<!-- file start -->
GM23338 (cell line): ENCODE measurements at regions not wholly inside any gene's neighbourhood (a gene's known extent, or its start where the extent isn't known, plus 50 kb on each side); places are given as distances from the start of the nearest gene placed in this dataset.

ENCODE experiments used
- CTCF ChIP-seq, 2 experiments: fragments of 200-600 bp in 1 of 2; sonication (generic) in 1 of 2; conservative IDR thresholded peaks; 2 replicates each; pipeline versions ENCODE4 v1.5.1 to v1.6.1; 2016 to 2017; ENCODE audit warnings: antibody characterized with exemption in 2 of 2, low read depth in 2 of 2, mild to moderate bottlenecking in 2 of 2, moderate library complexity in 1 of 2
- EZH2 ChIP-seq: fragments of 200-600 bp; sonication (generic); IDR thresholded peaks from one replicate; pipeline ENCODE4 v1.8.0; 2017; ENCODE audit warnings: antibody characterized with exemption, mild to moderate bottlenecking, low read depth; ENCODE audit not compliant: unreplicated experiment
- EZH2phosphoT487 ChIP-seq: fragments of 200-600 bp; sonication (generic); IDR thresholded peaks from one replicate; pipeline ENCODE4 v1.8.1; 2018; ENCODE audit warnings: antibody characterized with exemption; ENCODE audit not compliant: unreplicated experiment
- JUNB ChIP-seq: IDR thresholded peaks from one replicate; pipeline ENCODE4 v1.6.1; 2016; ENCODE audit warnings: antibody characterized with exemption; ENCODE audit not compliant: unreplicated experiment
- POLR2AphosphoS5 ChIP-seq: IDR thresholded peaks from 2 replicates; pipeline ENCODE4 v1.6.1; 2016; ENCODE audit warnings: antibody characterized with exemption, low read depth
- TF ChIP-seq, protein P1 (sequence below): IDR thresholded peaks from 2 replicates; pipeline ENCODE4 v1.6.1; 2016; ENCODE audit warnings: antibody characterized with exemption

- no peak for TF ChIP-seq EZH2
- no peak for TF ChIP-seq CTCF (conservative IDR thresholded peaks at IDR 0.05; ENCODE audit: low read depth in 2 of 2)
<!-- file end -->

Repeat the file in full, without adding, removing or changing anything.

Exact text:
GM23338 (cell line): ENCODE measurements at regions not wholly inside any gene's neighbourhood (a gene's known extent, or its start where the extent isn't known, plus 50 kb on each side); places are given as distances from the start of the nearest gene placed in this dataset.

ENCODE experiments used
- CTCF ChIP-seq, 2 experiments: fragments of 200-600 bp in 1 of 2; sonication (generic) in 1 of 2; conservative IDR thresholded peaks; 2 replicates each; pipeline versions ENCODE4 v1.5.1 to v1.6.1; 2016 to 2017; ENCODE audit warnings: antibody characterized with exemption in 2 of 2, low read depth in 2 of 2, mild to moderate bottlenecking in 2 of 2, moderate library complexity in 1 of 2
- EZH2 ChIP-seq: fragments of 200-600 bp; sonication (generic); IDR thresholded peaks from one replicate; pipeline ENCODE4 v1.8.0; 2017; ENCODE audit warnings: antibody characterized with exemption, mild to moderate bottlenecking, low read depth; ENCODE audit not compliant: unreplicated experiment
- EZH2phosphoT487 ChIP-seq: fragments of 200-600 bp; sonication (generic); IDR thresholded peaks from one replicate; pipeline ENCODE4 v1.8.1; 2018; ENCODE audit warnings: antibody characterized with exemption; ENCODE audit not compliant: unreplicated experiment
- JUNB ChIP-seq: IDR thresholded peaks from one replicate; pipeline ENCODE4 v1.6.1; 2016; ENCODE audit warnings: antibody characterized with exemption; ENCODE audit not compliant: unreplicated experiment
- POLR2AphosphoS5 ChIP-seq: IDR thresholded peaks from 2 replicates; pipeline ENCODE4 v1.6.1; 2016; ENCODE audit warnings: antibody characterized with exemption, low read depth
- TF ChIP-seq, protein P1 (sequence below): IDR thresholded peaks from 2 replicates; pipeline ENCODE4 v1.6.1; 2016; ENCODE audit warnings: antibody characterized with exemption

- no peak for TF ChIP-seq EZH2
- no peak for TF ChIP-seq CTCF (conservative IDR thresholded peaks at IDR 0.05; ENCODE audit: low read depth in 2 of 2)